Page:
Latin America
3:45 am
Mon August 12, 2013

Mexican Court Frees Drug Lord In DEA Agent's Death

Originally published on Mon August 12, 2013 6:53 am

Transcript

DAVID GREENE, HOST:

This is MORNING EDITION from NPR News. I'm David Greene.

RENEE MONTAGNE, HOST:

And I'm Renee Montagne.

The grisly murder of a U.S. Drug Enforcement agent in Mexico, back in 1985, was a milestone in the decades-long war on drugs. And the horror of that crime resurfaced this past Friday, after a Mexican court ordered the early release of the drug kingpin who masterminded that killing. Rafael Caro Quintero served 28 years of a 40-year sentence.

The White House has reacted angrily to his release, along with reports that another drug lord connected with the case might also be freed.

Los Angeles Times reporter Tracy Wilkinson is covering this story from Mexico City and joins us now. Good morning.

TRACY WILKINSON: Good morning.

MONTAGNE: Remind us of the circumstances of this killing.

WILKINSON: Well, this was a DEA agent based in Guadalajara. His name was Enrique Camarena. He left the U.S. consulate where he was based one day, February in 1985, to go meet his wife for a meal at a restaurant and never returned. The drug traffickers kidnapped him. They tortured him and killed him.

It took several weeks of intense search to finally find his body, along with a Mexican pilot with whom he had worked a lot to hunt marijuana fields; which is basically what Camarena, the agent, was doing here in Mexico.

It was really a line that the traffickers had never crossed before, to actually kill a U.S. federal agent, and it really turned the entire Mexico-U.S. relationship on its head. And it changed - actually forever - it changed the relationship in terms of fighting drug trafficking in Mexico.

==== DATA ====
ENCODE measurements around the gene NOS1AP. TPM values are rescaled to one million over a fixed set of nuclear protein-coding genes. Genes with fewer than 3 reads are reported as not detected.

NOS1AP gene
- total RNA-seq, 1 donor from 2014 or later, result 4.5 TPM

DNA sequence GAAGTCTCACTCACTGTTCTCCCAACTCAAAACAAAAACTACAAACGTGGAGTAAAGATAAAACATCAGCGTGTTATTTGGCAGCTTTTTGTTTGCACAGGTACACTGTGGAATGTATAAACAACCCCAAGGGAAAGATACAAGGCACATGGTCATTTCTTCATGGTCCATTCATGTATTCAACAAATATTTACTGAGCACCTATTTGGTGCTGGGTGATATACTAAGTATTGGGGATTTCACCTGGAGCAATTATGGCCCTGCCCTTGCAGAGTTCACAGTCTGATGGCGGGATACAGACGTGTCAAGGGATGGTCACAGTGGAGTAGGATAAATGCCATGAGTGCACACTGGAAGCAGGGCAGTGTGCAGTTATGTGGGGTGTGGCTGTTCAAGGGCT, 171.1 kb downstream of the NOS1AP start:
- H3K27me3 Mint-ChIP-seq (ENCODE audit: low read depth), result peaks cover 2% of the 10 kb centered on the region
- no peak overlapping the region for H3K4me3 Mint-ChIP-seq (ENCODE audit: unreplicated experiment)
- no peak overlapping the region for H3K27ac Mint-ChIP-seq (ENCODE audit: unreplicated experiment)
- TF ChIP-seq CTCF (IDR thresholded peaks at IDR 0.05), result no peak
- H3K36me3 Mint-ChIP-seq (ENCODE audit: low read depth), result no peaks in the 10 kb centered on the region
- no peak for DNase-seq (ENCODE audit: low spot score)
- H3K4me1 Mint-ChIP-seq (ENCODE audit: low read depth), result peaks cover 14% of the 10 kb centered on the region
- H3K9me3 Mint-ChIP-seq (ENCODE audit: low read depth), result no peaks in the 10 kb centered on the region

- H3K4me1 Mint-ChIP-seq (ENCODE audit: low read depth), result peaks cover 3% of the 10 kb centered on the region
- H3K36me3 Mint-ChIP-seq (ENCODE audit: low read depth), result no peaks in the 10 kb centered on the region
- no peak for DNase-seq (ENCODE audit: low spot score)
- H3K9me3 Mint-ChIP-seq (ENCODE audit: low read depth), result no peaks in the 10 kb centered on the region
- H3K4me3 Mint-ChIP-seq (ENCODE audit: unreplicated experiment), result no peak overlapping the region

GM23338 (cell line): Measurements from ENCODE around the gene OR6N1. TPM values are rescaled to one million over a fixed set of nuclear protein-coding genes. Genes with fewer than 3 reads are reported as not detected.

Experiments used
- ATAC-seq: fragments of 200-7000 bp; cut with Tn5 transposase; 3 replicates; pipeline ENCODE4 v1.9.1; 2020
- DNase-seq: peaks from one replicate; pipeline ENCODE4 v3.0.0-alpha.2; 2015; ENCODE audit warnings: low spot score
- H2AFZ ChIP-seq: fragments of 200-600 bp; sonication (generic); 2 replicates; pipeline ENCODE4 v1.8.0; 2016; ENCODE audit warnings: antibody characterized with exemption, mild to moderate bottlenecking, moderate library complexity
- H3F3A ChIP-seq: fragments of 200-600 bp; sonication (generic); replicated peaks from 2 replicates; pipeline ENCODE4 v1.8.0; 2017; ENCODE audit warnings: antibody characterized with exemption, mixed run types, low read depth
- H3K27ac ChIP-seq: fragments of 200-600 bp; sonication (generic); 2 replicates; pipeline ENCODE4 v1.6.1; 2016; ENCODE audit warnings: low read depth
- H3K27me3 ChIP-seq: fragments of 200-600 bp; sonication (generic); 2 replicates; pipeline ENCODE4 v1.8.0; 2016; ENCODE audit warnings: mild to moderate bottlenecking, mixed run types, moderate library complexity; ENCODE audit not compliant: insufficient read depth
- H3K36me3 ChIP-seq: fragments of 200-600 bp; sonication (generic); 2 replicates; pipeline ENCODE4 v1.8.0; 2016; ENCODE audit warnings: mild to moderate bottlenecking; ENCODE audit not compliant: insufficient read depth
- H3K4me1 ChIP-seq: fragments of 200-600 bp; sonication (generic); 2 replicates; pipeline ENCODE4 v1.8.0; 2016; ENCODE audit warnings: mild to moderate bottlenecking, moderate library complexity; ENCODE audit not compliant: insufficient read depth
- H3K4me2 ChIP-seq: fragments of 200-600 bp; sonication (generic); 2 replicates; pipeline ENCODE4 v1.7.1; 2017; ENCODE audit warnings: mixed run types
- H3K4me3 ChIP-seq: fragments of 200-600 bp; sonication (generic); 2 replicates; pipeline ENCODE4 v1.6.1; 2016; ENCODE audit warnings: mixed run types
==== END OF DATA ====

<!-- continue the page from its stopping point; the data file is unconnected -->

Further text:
MONTAGNE: Well, how so? I mean how did this case fit in to what were joint efforts to stop the illegal drug trade?

WILKINSON: Well, injected a great level of mistrust. The U.S. believed that some Mexican authorities helped the drug lord Quintero to escape temporarily until eventually he was caught in another country. And the two sides just did not trust each other for years.

MONTAGNE: Why did a Mexican court release Quintero now suddenly, 12 years before he should have been released?

WILKINSON: Well, that's a good question. He had appealed to demand his release. This court decided, well, he'd been tried in the improper court. He should have been tried in a state court instead of a federal court, and released him on those grounds. Most legal experts feel that it was a rather specious reasoning, that something else might be at play - we don't know for sure - corruption, the judges bought off.

We don't know, but it's a very suspicious ruling. And it's unclear exactly why this court at this time did this. But it's caused outrage not only in the U.S. but in Mexico as well.

MONTAGNE: So it's not playing very well in Mexico. What does it mean for Mexico's relatively new president?

WILKINSON: Well, it's a problem that he will have to deal with. Even though this was an ostensibly independent court that did it, it's a problem for this government because this is a government that is from the Institutional Revolutionary Party - the PRI, which ruled Mexico for 70 years - and had at the time, its reputation was it had a very cozy relationship with drug traffickers and allowed them to operate in many parts of the country.

And the new president, Enrique Pena Nieto, has tried to say, well, no - this is a new PRI, a new party that is modern and transparent and no longer does those things. And so for him to be in office for barely eight months - and suddenly one of Mexico's biggest drug traffickers is released from prison, it's a political problem that he's going to have to face. Even though, you know, technically his government did not release this man, it is an issue that he's going to have to explain one way or the other.

MONTAGNE: Well, thank you very much for joining us.

WILKINSON: Thank you.

MONTAGNE: Tracy Wilkinson is Mexico City bureau chief for the Los Angeles Times. Transcript provided by NPR, Copyright NPR.